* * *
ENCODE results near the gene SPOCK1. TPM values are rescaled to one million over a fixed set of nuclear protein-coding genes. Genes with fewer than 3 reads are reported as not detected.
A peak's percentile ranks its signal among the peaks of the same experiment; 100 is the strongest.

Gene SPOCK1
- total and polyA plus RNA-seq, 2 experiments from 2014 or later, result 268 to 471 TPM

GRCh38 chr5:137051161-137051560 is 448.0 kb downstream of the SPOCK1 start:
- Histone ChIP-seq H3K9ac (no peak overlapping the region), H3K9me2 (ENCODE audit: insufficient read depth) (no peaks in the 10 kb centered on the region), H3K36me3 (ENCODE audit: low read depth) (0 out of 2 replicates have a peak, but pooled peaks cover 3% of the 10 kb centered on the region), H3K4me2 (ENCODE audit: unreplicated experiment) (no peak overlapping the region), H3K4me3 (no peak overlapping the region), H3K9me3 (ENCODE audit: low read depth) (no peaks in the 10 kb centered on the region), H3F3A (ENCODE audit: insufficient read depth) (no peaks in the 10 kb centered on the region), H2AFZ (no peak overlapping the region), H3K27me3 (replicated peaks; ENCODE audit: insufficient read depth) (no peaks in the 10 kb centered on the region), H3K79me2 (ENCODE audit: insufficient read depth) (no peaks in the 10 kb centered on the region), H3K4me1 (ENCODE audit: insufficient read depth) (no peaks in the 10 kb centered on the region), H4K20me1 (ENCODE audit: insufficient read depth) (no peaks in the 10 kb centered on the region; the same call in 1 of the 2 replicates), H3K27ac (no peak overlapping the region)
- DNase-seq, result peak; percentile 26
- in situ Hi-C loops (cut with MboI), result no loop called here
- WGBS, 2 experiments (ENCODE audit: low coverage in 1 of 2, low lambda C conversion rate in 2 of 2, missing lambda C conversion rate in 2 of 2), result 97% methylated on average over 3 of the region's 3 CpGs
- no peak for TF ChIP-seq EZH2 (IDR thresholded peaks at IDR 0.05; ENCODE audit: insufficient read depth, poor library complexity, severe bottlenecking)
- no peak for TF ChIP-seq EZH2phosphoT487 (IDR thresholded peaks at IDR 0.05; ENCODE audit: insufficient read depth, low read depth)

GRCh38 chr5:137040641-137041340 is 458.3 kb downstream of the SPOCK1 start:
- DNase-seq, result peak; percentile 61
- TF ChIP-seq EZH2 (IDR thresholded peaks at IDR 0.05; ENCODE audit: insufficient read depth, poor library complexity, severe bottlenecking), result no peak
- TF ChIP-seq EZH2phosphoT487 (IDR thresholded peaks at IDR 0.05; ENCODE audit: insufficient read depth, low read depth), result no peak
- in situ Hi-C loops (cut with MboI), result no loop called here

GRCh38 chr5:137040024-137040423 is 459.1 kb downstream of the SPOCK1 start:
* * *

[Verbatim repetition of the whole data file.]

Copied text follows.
ENCODE results near the gene SPOCK1. TPM values are rescaled to one million over a fixed set of nuclear protein-coding genes. Genes with fewer than 3 reads are reported as not detected.
A peak's percentile ranks its signal among the peaks of the same experiment; 100 is the strongest.

Gene SPOCK1
- total and polyA plus RNA-seq, 2 experiments from 2014 or later, result 268 to 471 TPM

GRCh38 chr5:137051161-137051560 is 448.0 kb downstream of the SPOCK1 start:
- Histone ChIP-seq H3K9ac (no peak overlapping the region), H3K9me2 (ENCODE audit: insufficient read depth) (no peaks in the 10 kb centered on the region), H3K36me3 (ENCODE audit: low read depth) (0 out of 2 replicates have a peak, but pooled peaks cover 3% of the 10 kb centered on the region), H3K4me2 (ENCODE audit: unreplicated experiment) (no peak overlapping the region), H3K4me3 (no peak overlapping the region), H3K9me3 (ENCODE audit: low read depth) (no peaks in the 10 kb centered on the region), H3F3A (ENCODE audit: insufficient read depth) (no peaks in the 10 kb centered on the region), H2AFZ (no peak overlapping the region), H3K27me3 (replicated peaks; ENCODE audit: insufficient read depth) (no peaks in the 10 kb centered on the region), H3K79me2 (ENCODE audit: insufficient read depth) (no peaks in the 10 kb centered on the region), H3K4me1 (ENCODE audit: insufficient read depth) (no peaks in the 10 kb centered on the region), H4K20me1 (ENCODE audit: insufficient read depth) (no peaks in the 10 kb centered on the region; the same call in 1 of the 2 replicates), H3K27ac (no peak overlapping the region)
- DNase-seq, result peak; percentile 26
- in situ Hi-C loops (cut with MboI), result no loop called here
- WGBS, 2 experiments (ENCODE audit: low coverage in 1 of 2, low lambda C conversion rate in 2 of 2, missing lambda C conversion rate in 2 of 2), result 97% methylated on average over 3 of the region's 3 CpGs
- no peak for TF ChIP-seq EZH2 (IDR thresholded peaks at IDR 0.05; ENCODE audit: insufficient read depth, poor library complexity, severe bottlenecking)
- no peak for TF ChIP-seq EZH2phosphoT487 (IDR thresholded peaks at IDR 0.05; ENCODE audit: insufficient read depth, low read depth)

GRCh38 chr5:137040641-137041340 is 458.3 kb downstream of the SPOCK1 start:
- DNase-seq, result peak; percentile 61
- TF ChIP-seq EZH2 (IDR thresholded peaks at IDR 0.05; ENCODE audit: insufficient read depth, poor library complexity, severe bottlenecking), result no peak
- TF ChIP-seq EZH2phosphoT487 (IDR thresholded peaks at IDR 0.05; ENCODE audit: insufficient read depth, low read depth), result no peak
- in situ Hi-C loops (cut with MboI), result no loop called here

GRCh38 chr5:137040024-137040423 is 459.1 kb downstream of the SPOCK1 start: